“And Hezekiah received the letter of the hand of the messengers, and read it: and Hezekiah went up into the house of the LORD, and spread it before the LORD.”  Can’t you just picture this?  He just lays all this out.  He says, all right now, Lord, I’m putting it in your hands.

II Kings 19:15-16

“And Hezekiah prayed before the LORD, and said, O LORD God of Israel, who dwellest between the cherubims, thou art the God, even thou alone, of all the kingdoms of the earth; thou hast made heaven and earth. (You’re the Creator of everything!) 16. LORD, bow down thine ear, and hear: open, LORD, thine eyes, and see: and hear the words of Sennacherib, who hath sent him to reproach the living God.” 

II Kings 19:17-19

“Of a truth, LORD, the kings of Assyria have destroyed the nations and their lands, (He’s powerful.) 18. And have cast their gods into the fire: for they were no gods, but the work of men’s hands, wood and stone: therefore they have destroyed them. 19. Now therefore, O LORD our God, I beseech thee, save thou us out of his hand, that all of the kingdoms of the earth may know that thou art the LORD God, even thou only.” All right, now verse 20:

II Kings 19:20

“Then Isaiah the son of Amoz sent to Hezekiah, saying, Thus saith the LORD God of Israel, That which thou hast prayed to me against Sennacherib king of Assyria I have heard.”  Now, for sake of time, let’s jump all the way to the end, verse 35, still in chapter 19.

II Kings 19:35

“And it came to pass that night, that the angel of the LORD went out, and smote in the camp of the Assyrians an hundred and eight-five thousand men: (What mayhem.)  and when they arose early in the morning, behold, they were all dead corpses.”  That was God’s answer on behalf of Hezekiah to the king of Assyria.

All right, now what did the prophecy say that we just read up in verse 7?  “That he would have his life ended in his own land.”  Okay, now come down to verse 36 and here that comes.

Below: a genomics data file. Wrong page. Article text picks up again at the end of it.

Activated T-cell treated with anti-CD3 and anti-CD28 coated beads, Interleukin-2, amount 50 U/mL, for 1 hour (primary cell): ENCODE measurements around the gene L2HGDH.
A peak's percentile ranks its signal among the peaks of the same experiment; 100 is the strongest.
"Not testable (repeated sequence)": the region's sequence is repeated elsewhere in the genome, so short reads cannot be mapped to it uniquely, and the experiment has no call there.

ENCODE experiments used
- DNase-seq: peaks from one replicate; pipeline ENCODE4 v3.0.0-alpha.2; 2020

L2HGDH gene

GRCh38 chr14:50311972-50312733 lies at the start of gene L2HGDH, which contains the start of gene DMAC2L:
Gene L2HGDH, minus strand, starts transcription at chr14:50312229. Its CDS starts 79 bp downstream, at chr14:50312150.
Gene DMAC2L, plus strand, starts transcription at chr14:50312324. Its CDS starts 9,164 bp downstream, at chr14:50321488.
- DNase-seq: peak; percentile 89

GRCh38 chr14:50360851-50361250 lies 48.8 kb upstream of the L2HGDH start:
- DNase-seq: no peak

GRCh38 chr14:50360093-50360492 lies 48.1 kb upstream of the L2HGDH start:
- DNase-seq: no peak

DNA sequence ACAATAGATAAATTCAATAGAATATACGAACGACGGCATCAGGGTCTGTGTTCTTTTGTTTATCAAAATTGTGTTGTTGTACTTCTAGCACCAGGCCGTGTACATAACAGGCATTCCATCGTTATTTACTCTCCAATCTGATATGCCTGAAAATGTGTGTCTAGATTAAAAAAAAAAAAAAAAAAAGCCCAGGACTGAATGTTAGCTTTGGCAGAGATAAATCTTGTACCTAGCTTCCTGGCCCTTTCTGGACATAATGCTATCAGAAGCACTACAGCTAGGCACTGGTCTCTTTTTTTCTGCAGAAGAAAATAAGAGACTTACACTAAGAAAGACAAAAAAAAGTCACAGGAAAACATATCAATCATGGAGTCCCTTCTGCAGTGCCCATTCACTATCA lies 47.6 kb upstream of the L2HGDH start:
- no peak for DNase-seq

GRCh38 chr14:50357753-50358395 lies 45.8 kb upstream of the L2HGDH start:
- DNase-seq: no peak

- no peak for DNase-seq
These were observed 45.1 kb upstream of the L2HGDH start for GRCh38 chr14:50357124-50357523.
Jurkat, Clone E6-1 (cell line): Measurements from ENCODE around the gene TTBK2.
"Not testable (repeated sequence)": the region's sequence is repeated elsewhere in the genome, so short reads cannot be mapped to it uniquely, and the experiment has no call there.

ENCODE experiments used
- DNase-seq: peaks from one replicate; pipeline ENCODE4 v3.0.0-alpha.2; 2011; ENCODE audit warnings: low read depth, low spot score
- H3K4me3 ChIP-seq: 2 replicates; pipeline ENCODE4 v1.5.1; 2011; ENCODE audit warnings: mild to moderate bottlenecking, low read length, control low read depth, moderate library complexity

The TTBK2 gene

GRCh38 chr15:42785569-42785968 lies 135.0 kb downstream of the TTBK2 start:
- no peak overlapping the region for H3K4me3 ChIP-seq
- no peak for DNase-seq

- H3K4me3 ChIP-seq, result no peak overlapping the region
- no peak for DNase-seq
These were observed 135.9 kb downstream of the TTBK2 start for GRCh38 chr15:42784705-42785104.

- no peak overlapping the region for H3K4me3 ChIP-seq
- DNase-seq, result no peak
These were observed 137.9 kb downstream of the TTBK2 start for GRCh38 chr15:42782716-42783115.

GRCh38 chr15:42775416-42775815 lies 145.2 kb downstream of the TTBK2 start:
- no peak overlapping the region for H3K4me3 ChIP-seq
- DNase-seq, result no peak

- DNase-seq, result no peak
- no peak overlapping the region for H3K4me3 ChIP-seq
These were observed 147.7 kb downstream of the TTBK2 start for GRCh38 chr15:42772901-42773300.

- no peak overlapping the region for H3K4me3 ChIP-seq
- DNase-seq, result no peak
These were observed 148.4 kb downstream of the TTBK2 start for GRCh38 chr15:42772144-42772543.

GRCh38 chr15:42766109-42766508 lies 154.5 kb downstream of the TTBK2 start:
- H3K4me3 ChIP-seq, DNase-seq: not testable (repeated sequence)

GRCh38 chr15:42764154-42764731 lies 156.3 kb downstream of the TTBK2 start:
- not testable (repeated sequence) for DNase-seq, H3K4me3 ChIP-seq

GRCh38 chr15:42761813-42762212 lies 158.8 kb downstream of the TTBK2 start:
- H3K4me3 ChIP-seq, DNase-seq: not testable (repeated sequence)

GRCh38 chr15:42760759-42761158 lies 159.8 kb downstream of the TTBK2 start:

II Kings 19:36-37

“So Sennacherib king of Assyria departed, and went and returned, and dwelt at Nineveh. (Which was the capital of Assyria, just over there northeast of present-day Baghdad.  It’s in the news periodically. Now here’s Sennacherib’s prophesied end.) 37. And it came to pass, as he was worshipping in the house of Nisroch his god, that Adrammelech and Sharezer his sons smote him with the sword: and they escaped into the land of Armenia.  And Esarhaddon his son reigned in his stead.” 

So there is the background for what we feel is the reason for Psalms 46.  Now come back to that, and for the moment we have left, we will just consider how appropriate this Psalm of encouragement was to Hezekiah at the time of certain annihilation.  All right, we’ll just go back to verse 1.

Psalms 46:1a

“God is our refuge and strength,…”  Now, how many of you are aware of the Orthodox Jews presently in Jerusalem? You’ll see them with the black hats and the long curls and all that.  What is their attitude toward military service?  They will not serve and are not for any kind of military.  Why?

Their approach is like this—the God of Israel will take care of us.  Well, the problem is, Israel is not in the same relationship with Jehovah today as they were then.  If Israel didn’t have a military, they wouldn’t last 24 hours.  But those Orthodox Jews—and that’s why it’s kind of a thorn in the side of the rest of Israel—why don’t those people defend us like we do?  Why don’t their kids have to go into the service like we do?  But they don’t.  They will not serve.  And they will not promote anything that would indicate using anything but the power of God to spare them.  But always remember, Israel is not in the same relationship that they were back in Old Testament days.

Psalms 46:1-2

“God is our refuge and strength, a very present help (When?) in trouble.  (Now keep your mind on Hezekiah who is being surrounded by the hosts of the Assyrians.) 2.   Therefore we will not fear, though the earth be removed, and though the mountains be carried into the midst of the sea;” Now I’m going to come back later to this word “midst,” which is used so often in the Hebrew Scriptures—denoting God’s presence in the Nation throughout her history.